Our next Artist You Need To Know is June Leaf.
June Leaf (born 1929) is an American artist best known for her abstract allegorical paintings and drawings as well as more modernist kinetic sculptures. She divides her time between New York City in the United States and Mabou, Nova Scotia.
From Ortuzar Projects : “In a career that spans over seven decades, June Leaf has developed a singular cosmology of characters and signs that exists fluidly across painting, drawing, assemblage and kinetic sculpture. Creating scenographies that resemble plays within plays, Leaf often incorporates representations of the artist in her studio, figures part animal or machine, and actors who make direct addresses to their viewers in an exploration of agency, the artistic process, and the human condition. Working from nature, personal experience, and art historical lineages, Leaf creates storylines that humorously probe at rationalistic impulses, representations of gender, and modern-day mythology.”
She was born in 1929 in Chicago, Illinois and briefly attended the Institute of Design (formerly known as the New Bauhaus, between 1947 and 1948 ) where she studied under Hugo Weber. Leaf would leave the school to travel to Paris in 1948, choosing to be more independent in working on her art. However, she’d return to the United States in 1954, earning a B.A. degree in Art Education from Roosevelt University and an M.A. degree in Art Education at the Institute of Design. She would then return to Paris (over the years of 1958 and 1959) with the support of a Fulbright Grant. Leaf would move to New York City in 1960.
Leaf had her first solo exhibition in 1948 at the Sam Bordelon Gallery in Chicago and later (in the 1960s and 1970s) she mounted exhibitions at the Allan Frumkin Gallery (New York and Chicago). A retrospective of her art took place at The Museum of Contemporary Art (Chicago) in 1978, and in 1991 a major exhibition of Leaf’s sculptural artworks and works on paper was organized by the Washington Project for the Arts (Washington, D.C.). Other significant solo shows have taken place at the Freedman Gallery, Albright College (in Reading, Pennsylvania), Mount Saint Vincent University Art Gallery (Halifax, Nova Scotia) and the Tinguely Museum (Basel, Switzerland).
She married filmmaker and photographer Robert Frank in 1971.
“I am a painter who had to have a tactile experience with the world. I had to go a circuitous route to get to what I am – a painter.”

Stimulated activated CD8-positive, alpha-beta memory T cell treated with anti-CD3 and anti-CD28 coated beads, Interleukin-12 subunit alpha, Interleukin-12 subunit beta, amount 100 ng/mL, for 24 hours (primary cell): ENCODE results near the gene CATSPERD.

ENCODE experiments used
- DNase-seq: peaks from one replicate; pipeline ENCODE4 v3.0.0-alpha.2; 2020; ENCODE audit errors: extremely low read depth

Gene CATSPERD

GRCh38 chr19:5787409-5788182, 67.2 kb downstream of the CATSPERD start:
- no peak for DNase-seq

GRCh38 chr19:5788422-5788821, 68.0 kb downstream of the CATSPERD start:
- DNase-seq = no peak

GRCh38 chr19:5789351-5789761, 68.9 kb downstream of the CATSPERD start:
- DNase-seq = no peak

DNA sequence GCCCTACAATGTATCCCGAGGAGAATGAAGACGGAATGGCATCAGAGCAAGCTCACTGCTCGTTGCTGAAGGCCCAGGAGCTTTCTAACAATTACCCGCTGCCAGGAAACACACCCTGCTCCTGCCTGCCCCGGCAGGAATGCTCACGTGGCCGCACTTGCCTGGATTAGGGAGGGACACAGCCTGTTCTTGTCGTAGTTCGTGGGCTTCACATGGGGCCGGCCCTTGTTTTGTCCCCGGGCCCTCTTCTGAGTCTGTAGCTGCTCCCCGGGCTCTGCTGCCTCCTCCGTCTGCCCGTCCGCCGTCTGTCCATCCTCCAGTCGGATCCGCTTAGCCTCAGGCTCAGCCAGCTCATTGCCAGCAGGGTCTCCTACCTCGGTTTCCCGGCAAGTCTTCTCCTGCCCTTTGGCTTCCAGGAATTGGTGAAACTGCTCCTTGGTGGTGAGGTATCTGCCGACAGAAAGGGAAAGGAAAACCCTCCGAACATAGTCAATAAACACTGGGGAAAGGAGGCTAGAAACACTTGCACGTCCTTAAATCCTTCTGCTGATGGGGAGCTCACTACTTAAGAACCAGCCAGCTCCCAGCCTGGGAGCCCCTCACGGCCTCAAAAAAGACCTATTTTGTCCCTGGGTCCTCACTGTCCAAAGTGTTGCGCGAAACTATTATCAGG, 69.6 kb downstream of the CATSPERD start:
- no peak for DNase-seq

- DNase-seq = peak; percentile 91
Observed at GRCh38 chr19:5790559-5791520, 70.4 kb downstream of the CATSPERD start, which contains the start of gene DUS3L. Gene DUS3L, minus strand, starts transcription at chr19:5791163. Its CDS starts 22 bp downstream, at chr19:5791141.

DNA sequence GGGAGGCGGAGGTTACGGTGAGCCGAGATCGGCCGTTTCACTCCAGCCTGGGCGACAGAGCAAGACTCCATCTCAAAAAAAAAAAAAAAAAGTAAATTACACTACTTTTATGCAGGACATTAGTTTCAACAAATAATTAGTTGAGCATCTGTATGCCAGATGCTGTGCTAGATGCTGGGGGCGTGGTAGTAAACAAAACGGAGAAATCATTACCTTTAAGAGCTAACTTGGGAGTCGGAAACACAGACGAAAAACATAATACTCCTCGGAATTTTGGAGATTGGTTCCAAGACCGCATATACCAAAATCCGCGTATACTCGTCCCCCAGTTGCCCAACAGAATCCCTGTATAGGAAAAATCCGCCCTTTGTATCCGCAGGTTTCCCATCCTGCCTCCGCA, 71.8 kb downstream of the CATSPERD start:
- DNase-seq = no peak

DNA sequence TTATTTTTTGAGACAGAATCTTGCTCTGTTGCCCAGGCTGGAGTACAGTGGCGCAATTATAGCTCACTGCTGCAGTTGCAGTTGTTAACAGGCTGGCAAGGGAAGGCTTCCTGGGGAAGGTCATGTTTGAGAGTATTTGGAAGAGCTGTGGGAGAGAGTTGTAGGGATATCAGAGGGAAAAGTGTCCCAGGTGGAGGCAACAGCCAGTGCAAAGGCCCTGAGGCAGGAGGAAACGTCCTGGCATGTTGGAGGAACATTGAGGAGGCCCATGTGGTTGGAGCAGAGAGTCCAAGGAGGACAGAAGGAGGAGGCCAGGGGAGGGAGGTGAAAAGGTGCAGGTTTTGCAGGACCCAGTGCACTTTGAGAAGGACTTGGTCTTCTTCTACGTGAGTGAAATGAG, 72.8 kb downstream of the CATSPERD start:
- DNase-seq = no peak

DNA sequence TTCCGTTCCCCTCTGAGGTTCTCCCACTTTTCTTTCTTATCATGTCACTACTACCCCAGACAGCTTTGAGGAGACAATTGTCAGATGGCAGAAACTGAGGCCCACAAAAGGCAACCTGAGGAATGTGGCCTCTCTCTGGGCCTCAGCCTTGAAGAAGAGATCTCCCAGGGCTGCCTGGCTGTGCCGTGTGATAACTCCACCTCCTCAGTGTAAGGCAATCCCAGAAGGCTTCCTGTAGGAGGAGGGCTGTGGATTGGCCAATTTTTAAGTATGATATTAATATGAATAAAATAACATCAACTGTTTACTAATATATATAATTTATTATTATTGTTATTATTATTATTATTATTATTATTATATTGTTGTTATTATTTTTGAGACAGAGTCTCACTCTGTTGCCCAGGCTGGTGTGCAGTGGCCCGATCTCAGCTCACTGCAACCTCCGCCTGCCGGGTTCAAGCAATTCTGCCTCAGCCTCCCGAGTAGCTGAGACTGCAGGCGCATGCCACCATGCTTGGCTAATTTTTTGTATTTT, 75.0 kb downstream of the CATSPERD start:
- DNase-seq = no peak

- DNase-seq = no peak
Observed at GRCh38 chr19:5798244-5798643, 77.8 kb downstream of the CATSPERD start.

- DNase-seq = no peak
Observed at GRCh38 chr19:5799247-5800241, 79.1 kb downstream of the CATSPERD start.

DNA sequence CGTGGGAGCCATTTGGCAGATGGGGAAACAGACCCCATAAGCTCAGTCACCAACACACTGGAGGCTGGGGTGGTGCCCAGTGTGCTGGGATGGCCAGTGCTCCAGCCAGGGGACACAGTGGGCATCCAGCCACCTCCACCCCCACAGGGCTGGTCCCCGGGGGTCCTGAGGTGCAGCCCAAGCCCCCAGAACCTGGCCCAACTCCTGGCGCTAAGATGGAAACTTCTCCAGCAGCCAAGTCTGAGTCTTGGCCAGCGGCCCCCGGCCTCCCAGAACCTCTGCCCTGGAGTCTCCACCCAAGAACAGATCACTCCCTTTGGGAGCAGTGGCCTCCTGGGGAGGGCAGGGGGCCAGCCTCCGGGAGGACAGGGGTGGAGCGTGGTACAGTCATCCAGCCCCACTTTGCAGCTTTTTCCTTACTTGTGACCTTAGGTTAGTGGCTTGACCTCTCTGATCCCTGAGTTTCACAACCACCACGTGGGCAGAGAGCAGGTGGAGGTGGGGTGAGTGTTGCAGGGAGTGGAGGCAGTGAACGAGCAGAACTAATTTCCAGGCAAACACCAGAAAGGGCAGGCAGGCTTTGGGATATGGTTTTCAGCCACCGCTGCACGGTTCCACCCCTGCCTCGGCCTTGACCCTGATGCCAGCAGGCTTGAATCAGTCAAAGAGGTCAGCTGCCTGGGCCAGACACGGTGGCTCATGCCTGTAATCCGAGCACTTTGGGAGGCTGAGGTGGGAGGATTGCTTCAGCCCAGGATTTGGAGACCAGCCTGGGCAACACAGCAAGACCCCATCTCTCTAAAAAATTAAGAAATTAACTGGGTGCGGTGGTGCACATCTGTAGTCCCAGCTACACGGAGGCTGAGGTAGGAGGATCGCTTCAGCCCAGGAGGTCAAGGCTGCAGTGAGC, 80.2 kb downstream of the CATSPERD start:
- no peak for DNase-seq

In 2016, two major retrospectives of Leaf’s artwork were mounted : the Whitney Museum of American Art held the retrospective exhibition June Leaf: Thought Is Infinite and the Edward Thorp Gallery (New York City) presented June Leaf: A Survey, 1949 – Present.
June Leaf’s artwork can be found in many significant collections which including the Addison Gallery of American Art, Phillips Academy at Andover, MA; Art Institute of Chicago, IL; DePaul Art Museum, Chicago, IL; Madison Museum of Contemporary Art, WI; Minneapolis Institute of Art, MN; Museum of Contemporary Art, Chicago, IL; Museum of Modern Art, NY; Smithsonian American Art Museum, Washington D.C.; Tel Aviv Museum of Art, Israel; University of Southern Illinois at Carbondale, IL; Whitney Museum of American Art, NY; and Yale University Art Gallery, New Haven, CT.
Both DePaul University in Chicago (1984) and the Nova Scotia College of Art and Design (NSCAD, 1996) have awarded Leaf Honorary Doctorates. She has received numerous awards including from the Canadian Council and the National Endowment for the Arts (NEA).
From Meer : “Leaf’s works are stages filled with dramatic action. Her sculpture continues to reflect her investment in all things mechanical, producing her characteristic exploration of movement. This fluency also occurs in the paintings, as figures animate the surface, capturing activity with a remarkable lyrical freedom.
Continuing to explore the fundamental worlds that she has created over the course of more than six decades, Leaf has been able to conjure works that probe essential questions about humanity, not shying away from quintessential themes such as equality and labor, mortality and redemption. With a focus on both earthly and transcendent humanist themes, her narrative symbolism reveals the essentials of the human condition. She applies her remarkable skills to create haunting imagery with an emotional edge and poignancy that never veers into nostalgia or obviousness.”